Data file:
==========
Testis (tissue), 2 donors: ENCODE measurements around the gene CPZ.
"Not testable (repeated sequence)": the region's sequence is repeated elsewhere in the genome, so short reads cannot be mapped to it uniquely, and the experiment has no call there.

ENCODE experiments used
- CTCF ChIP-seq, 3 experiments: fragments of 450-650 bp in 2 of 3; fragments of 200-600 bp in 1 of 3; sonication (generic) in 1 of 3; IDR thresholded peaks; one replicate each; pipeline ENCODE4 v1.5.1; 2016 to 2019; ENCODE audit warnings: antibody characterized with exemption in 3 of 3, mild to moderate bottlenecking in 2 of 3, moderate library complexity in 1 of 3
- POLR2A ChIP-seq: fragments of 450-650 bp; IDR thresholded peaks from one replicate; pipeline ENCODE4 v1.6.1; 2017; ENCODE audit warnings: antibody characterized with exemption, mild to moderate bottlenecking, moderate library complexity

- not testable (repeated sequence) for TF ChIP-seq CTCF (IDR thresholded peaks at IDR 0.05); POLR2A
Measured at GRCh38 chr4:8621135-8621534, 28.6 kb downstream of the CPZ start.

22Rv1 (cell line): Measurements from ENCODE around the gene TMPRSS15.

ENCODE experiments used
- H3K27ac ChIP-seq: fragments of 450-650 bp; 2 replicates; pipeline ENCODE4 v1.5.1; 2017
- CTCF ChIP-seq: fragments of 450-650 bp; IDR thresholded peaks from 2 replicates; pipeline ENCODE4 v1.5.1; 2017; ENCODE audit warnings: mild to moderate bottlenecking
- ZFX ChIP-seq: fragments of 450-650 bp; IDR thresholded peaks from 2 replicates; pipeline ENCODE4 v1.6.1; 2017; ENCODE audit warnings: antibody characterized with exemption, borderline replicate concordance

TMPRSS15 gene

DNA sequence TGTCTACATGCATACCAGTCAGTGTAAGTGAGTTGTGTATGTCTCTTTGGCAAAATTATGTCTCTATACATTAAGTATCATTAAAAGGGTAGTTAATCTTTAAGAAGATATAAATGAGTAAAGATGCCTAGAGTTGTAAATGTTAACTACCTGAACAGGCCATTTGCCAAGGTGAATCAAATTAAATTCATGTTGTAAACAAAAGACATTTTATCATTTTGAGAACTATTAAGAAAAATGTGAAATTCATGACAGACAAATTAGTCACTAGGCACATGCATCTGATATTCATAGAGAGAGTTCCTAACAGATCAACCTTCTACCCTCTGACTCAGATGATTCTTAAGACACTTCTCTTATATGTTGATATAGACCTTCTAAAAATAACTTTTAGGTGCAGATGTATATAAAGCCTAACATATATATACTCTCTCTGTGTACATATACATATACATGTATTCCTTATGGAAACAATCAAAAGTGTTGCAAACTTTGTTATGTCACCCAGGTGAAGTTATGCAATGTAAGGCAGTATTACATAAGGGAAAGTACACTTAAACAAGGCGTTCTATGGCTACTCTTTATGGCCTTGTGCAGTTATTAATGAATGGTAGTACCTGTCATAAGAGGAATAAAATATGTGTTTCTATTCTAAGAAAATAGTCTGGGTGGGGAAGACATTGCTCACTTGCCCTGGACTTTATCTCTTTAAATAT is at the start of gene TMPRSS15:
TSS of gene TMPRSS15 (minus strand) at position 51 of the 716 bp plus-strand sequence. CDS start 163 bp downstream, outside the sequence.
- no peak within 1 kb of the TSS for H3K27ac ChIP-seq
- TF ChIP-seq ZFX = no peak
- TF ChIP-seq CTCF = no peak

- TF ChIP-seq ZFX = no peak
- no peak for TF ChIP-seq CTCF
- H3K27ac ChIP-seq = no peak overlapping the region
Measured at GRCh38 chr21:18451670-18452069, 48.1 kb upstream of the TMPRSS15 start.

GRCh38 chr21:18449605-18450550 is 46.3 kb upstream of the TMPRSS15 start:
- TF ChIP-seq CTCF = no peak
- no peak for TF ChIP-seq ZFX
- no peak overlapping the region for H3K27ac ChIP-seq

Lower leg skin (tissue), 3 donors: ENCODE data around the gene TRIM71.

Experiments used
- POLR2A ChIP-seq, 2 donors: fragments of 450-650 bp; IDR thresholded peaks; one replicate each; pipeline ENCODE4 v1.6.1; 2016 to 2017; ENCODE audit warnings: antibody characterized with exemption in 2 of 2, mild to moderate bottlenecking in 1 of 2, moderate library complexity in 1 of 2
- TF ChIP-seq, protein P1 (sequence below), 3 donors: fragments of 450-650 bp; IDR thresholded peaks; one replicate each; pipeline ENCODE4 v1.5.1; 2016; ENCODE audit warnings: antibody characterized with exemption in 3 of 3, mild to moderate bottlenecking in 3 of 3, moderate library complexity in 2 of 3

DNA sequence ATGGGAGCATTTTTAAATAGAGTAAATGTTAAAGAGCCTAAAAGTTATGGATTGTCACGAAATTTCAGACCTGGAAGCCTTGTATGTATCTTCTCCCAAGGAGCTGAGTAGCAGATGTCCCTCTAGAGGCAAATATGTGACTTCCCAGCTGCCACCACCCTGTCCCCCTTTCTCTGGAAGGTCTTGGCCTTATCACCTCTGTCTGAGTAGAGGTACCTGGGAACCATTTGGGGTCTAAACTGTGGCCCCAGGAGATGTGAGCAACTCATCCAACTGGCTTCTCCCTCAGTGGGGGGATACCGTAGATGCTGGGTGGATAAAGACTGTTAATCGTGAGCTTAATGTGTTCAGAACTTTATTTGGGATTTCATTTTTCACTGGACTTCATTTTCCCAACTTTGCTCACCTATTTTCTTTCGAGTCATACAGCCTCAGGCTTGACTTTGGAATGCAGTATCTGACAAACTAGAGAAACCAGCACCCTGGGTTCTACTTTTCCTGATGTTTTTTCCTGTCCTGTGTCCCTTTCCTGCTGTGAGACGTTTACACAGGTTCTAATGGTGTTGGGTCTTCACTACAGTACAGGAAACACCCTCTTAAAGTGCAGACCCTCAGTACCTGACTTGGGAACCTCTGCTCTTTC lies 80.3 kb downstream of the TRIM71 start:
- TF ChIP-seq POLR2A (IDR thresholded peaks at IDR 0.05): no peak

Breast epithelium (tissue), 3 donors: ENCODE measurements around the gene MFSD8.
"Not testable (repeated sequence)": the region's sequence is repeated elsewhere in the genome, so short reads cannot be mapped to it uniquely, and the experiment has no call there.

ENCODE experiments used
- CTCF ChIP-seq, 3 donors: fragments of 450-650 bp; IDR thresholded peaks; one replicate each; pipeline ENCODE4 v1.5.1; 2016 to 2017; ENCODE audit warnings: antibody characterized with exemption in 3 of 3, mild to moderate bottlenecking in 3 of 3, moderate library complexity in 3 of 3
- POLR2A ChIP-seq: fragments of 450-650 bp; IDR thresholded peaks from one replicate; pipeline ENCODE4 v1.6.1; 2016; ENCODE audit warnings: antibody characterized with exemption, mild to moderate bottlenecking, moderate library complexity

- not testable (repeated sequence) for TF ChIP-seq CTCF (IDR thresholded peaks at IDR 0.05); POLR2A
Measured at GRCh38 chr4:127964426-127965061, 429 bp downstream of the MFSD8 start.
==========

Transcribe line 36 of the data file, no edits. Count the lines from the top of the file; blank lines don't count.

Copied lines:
- CTCF ChIP-seq, 3 donors: fragments of 450-650 bp; IDR thresholded peaks; one replicate each; pipeline ENCODE4 v1.5.1; 2016 to 2017; ENCODE audit warnings: antibody characterized with exemption in 3 of 3, mild to moderate bottlenecking in 3 of 3, moderate library complexity in 3 of 3